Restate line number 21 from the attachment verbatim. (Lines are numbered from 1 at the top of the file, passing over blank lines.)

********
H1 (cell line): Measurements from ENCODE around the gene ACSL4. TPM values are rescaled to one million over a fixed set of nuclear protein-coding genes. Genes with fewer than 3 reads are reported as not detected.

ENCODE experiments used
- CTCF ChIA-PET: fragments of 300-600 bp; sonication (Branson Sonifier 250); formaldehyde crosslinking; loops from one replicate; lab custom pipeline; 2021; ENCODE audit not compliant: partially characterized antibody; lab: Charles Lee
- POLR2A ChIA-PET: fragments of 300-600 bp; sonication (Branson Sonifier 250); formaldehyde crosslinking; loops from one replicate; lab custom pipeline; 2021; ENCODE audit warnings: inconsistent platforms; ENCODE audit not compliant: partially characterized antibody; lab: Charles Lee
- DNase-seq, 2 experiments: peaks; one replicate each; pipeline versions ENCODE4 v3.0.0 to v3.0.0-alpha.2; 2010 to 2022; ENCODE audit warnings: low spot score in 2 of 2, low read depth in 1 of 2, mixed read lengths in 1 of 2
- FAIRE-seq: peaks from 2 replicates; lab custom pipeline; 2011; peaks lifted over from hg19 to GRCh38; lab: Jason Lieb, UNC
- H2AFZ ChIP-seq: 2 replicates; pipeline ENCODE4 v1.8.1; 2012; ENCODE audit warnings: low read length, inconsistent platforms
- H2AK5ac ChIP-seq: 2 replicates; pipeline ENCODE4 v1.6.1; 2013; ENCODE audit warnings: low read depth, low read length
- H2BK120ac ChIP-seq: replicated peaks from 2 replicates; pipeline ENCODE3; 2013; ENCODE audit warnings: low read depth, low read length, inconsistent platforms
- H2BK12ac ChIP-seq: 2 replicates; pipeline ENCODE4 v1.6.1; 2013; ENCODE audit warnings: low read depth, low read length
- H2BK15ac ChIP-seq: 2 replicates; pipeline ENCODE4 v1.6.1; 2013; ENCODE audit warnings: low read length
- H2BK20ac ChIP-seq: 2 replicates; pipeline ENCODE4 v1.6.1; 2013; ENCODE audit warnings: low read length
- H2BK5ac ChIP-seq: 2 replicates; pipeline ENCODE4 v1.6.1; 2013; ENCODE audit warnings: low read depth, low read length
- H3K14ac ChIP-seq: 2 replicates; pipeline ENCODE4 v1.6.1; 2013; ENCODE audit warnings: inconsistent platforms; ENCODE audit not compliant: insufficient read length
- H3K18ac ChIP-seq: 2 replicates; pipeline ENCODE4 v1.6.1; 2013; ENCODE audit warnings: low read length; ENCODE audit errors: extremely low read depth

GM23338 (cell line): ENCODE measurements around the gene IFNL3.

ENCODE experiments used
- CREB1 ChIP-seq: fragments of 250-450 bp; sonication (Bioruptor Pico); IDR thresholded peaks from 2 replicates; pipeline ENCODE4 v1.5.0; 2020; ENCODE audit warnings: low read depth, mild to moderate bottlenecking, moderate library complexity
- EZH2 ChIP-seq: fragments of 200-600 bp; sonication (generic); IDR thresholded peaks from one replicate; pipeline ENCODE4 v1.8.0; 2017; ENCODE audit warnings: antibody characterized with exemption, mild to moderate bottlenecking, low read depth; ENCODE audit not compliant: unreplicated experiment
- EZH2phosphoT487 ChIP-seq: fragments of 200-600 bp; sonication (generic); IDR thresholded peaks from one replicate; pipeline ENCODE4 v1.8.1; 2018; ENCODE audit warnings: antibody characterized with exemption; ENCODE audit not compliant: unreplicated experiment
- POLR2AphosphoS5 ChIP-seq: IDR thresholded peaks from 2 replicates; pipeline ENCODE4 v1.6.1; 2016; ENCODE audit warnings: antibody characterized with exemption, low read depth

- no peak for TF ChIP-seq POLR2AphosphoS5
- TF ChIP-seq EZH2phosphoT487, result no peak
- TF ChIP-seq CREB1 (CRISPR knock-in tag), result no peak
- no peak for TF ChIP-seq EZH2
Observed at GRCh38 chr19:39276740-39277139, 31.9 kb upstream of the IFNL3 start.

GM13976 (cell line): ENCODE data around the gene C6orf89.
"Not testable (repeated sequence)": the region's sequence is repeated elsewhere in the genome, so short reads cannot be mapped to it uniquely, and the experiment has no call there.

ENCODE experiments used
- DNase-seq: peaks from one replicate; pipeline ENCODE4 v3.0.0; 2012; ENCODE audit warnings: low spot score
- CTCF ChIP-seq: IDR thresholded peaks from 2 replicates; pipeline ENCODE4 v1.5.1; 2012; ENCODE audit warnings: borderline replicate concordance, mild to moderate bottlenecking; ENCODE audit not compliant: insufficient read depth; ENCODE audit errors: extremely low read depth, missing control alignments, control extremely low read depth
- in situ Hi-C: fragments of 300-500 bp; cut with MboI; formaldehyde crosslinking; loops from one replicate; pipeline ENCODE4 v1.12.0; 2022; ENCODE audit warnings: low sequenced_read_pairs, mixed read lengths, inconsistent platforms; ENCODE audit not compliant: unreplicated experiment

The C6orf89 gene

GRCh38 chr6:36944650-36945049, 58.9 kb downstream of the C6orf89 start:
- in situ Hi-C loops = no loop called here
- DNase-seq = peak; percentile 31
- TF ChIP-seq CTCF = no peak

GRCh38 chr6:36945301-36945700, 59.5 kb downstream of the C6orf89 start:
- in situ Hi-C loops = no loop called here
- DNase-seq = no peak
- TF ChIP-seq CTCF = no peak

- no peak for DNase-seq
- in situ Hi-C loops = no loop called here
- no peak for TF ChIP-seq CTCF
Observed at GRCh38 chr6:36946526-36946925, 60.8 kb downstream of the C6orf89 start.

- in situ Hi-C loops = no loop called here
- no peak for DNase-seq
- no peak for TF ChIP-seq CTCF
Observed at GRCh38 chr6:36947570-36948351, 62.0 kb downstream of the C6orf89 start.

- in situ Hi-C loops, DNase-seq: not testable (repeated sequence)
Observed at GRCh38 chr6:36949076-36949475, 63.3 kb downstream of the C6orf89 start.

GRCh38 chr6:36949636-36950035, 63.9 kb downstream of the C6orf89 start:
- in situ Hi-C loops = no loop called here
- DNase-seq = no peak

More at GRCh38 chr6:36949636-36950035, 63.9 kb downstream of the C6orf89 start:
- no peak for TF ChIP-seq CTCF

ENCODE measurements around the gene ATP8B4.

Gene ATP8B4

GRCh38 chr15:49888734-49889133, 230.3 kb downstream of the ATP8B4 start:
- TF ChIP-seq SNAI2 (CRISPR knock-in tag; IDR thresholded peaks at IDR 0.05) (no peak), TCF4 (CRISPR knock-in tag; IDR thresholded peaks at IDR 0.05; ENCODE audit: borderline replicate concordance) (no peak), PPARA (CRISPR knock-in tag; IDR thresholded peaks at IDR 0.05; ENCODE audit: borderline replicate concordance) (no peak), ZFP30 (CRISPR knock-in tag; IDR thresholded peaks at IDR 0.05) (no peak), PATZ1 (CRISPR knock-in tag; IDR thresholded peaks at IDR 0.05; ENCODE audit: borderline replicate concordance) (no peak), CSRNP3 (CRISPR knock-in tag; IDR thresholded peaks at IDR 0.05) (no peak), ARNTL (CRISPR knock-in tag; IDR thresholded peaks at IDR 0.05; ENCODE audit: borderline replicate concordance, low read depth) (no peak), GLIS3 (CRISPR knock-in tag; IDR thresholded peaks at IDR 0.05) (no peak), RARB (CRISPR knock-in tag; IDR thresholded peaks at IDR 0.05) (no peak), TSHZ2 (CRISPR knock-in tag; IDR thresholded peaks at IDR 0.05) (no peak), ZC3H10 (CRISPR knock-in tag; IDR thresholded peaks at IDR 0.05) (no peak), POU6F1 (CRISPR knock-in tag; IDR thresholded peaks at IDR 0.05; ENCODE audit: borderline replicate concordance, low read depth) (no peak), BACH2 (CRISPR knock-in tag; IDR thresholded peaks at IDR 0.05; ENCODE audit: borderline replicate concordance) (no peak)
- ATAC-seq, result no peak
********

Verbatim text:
- POLR2AphosphoS5 ChIP-seq: IDR thresholded peaks from 2 replicates; pipeline ENCODE4 v1.6.1; 2016; ENCODE audit warnings: antibody characterized with exemption, low read depth